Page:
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"Mainly Mute", Frode Rocords 2009
The songs "Spaceship, move slow!" and "Celestine" have been heavily playd on norwegian radio.



Here Today: The Timeliness of Bellman

From time to time, the everyday world of popular music carries with it the potential element to surprise us. This is a distinct trait of music’s timelessness as well as its lineage: Music is, after all, a bearer of history as well as a mouthpiece for our own experience. Mostly, it is perhaps no more than a soundtrack to our lives, something that makes a reassuring noise in the background. Sometimes, though, the music breaks through the barrier of the daily grind and reaches out to touch us directly.

The young Norwegian singer-songwriter Bellman is clearly one such artist: one who is able to let his music speak to us, in a voice which makes us sit up and pay attention. The music also reinforces the voice of Bellman himself. It is immediate, direct, to the point. Yet the singer is never drowned out by the music; he never gives way to simple solutions of musical trickery. And the voice suits the music elegantly.

Bellman’s music is the world turned inside out: fragile sounds are brought up front while the rock band is restrained, subdued. Elegant strings and glockenspiel are foregrounded. Distorted guitars form a solid, dynamic bedrock, but they also sound like a volcano which never erupts; they bubble beneath the surface, hinting at their potential rather than overstating it. The voice, rising from the cauldron of music, provides elements of surprise, running first forwards, then backwards, then forwards again. The studio offers a cornucopia of possibilities to any creative musician, and Bellman clearly knows how to use it.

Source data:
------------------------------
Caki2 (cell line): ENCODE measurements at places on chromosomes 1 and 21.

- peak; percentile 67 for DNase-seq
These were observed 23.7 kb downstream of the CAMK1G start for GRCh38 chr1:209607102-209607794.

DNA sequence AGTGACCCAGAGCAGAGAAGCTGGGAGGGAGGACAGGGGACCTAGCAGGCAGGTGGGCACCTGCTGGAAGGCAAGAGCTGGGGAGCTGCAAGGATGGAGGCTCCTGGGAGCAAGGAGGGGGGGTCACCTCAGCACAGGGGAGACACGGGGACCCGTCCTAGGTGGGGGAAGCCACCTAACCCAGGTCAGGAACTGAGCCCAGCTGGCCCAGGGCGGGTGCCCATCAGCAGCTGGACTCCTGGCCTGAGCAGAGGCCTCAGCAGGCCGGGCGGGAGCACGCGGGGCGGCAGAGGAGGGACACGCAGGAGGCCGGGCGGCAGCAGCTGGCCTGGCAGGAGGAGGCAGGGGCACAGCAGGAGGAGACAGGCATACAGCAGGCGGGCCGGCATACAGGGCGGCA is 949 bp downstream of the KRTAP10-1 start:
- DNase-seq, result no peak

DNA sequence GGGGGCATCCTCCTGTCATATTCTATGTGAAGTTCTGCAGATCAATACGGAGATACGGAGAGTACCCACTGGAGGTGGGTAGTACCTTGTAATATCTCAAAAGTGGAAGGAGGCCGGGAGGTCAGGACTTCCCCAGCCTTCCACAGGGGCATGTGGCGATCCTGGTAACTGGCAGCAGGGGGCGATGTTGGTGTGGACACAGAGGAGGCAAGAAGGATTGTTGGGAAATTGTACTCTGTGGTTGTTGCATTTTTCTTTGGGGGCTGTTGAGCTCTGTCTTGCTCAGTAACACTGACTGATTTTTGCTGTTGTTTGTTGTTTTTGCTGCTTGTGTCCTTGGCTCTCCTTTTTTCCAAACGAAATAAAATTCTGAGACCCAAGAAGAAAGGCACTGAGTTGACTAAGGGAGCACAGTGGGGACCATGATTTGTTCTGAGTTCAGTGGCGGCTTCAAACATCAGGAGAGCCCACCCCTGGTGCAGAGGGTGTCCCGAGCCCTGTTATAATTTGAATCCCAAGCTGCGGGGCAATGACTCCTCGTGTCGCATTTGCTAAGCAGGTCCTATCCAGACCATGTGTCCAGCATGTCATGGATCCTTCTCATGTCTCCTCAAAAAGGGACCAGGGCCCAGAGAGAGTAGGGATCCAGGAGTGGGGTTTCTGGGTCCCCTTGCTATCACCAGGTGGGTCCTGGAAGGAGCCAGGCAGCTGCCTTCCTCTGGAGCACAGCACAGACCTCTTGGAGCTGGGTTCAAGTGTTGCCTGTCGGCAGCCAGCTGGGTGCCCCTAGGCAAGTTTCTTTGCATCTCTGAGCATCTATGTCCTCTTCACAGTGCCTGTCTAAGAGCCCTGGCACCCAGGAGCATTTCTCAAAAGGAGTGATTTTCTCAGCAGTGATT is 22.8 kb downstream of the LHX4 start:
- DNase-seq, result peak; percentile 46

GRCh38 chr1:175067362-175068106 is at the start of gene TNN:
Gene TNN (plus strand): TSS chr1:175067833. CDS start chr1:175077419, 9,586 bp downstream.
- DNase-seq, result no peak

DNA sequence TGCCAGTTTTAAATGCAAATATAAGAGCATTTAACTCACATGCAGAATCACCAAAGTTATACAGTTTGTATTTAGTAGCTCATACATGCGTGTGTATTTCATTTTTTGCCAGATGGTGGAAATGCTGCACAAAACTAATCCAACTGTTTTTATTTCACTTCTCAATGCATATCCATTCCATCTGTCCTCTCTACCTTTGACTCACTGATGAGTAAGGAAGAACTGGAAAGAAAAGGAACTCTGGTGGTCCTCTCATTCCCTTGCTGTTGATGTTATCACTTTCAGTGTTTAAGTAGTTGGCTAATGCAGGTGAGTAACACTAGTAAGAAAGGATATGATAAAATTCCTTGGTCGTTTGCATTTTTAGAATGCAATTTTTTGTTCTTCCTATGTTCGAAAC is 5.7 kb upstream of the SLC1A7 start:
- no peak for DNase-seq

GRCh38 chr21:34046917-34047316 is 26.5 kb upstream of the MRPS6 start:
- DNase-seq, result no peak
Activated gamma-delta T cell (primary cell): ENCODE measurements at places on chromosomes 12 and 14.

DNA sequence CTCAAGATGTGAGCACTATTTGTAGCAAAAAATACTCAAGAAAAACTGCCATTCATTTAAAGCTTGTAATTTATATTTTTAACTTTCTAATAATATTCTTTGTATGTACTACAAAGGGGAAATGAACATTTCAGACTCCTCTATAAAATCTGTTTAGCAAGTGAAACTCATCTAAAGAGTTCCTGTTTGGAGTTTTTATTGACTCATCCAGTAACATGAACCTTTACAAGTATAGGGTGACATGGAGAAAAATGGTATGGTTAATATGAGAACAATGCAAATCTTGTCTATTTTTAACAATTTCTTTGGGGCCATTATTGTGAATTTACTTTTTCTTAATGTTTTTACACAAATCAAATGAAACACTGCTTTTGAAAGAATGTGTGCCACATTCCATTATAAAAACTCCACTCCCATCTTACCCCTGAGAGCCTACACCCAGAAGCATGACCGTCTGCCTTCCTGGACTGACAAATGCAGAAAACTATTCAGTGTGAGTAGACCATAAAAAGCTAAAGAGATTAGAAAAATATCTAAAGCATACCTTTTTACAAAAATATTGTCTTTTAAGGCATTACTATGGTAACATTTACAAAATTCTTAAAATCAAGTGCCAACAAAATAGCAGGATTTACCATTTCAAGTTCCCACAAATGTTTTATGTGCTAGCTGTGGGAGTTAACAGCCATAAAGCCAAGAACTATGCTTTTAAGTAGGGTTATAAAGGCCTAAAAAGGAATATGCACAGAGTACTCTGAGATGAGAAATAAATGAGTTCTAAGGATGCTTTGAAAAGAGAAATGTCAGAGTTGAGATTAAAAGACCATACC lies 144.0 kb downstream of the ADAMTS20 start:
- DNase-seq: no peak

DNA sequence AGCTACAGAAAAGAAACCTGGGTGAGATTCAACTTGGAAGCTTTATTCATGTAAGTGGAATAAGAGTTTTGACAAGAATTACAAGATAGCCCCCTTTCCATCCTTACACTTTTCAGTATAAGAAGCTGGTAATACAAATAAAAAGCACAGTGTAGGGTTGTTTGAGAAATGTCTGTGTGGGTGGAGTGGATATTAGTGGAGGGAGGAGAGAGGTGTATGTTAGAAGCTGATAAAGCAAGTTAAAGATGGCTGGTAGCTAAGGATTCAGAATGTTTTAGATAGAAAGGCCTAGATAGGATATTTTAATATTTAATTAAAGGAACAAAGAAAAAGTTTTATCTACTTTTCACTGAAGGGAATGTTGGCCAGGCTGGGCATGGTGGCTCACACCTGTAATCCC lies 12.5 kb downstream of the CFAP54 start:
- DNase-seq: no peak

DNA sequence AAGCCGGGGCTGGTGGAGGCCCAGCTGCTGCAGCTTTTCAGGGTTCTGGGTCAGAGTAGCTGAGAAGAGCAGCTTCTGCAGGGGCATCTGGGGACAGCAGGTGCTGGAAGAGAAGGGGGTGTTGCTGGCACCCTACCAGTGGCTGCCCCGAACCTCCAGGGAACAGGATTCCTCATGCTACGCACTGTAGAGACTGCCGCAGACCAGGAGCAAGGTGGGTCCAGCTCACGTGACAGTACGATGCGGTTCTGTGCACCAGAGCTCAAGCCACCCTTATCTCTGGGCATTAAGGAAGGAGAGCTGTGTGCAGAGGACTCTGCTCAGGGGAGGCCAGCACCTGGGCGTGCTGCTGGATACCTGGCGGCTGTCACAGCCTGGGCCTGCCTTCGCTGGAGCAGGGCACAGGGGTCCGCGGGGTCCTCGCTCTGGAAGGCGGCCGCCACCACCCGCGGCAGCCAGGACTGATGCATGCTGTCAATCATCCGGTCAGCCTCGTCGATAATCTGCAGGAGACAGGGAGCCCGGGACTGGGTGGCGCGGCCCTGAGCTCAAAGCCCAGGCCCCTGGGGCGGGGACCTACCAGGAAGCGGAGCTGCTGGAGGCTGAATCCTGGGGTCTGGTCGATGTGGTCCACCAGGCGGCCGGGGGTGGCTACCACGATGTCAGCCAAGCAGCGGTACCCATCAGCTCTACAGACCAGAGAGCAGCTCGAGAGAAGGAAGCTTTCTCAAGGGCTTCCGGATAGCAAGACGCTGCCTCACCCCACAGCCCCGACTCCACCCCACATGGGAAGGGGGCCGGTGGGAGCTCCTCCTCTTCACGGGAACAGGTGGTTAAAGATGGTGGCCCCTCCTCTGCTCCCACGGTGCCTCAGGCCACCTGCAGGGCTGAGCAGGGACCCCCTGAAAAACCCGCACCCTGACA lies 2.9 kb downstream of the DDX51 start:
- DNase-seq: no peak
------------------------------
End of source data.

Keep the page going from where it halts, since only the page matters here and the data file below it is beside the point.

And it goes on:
You could describe it as post-rock, but there is clearly more to Bellman’s music than what’s in a label. It is both immediate and mediated. Like the British town criers of old, the ”bell-men” who carried and struck handbells to attract the people’s attention in order to communicate everything from market days to royal proclamations, Bellman may well be a mediator of music: His ideas are conceived and born in the intersection between the classical music of the intensely creative baroque era and the lavish pop music of The Beatles and The Beach Boys. If Bellman’s music is a child of its time, Bellman is a parent-artist who definitely knows his history.

The juxtaposition of chiming guitars and swelling strings gives further historical depth to Bellman’s sound. Sensible, attentive, indeed almost baroque at times, the string arrangements weave in and out of Bellman’s and his right-hand man Lars Klokkerhaug’s multi-layered band production. The acoustic strings and electric guitars interact effortlessly and are integrated into a seamless whole. A classical aesthetics meets the classy orchestral popular music of the ’60s: Chamber pop, if you will.

Yet the music never sounds solely retrospective. Bellman clearly knows his present-day popular music: The rich, crisp band sound is reminiscent of Mercury Rev – grandiose, yet still down-to-earth. Bellman’s dense layers of electric guitars easily make us think of Sigur Rós. The songs are driven by haunting melodies in the vein of songwriters like Damien Rice. Zeitgeist meets knowledge of history, and the result is as up-to-date as any of the above.

The voice, however, is the one ingredient in Bellman’s music that adds the taste of true originality. His voice is the most captivating of all: Bellman’s sweet, counter-tenor-like voice resembles Grant-Lee Philips fused with a subdued Antony Hegarty, or perhaps a mix of Sigur Rós’s Jónsi Birgisson and a more eloquent Thom Yorke. Naivistic, yet never naïve, the voice is always in its right place at just the right time. Restrained, yet endlessly uplifting, Bellman’s is the angelic voice of a singer-songwriter who has come into his own.

The sum total, then, is far more than just a child of its time. By way of explanation, Bellman’s music sounds almost as if the orchestral pop of The Beach Boys and The Moody Blues were to be inverted – fragile sounds backed by muted, massive rock – and spearheaded by an angelic, yet almost tangible voice. Dreamy, poetic and still speaking directly to us, Bellman is the music of tomorrow today.

- Jon Mikkel Ålvik nov, 08 -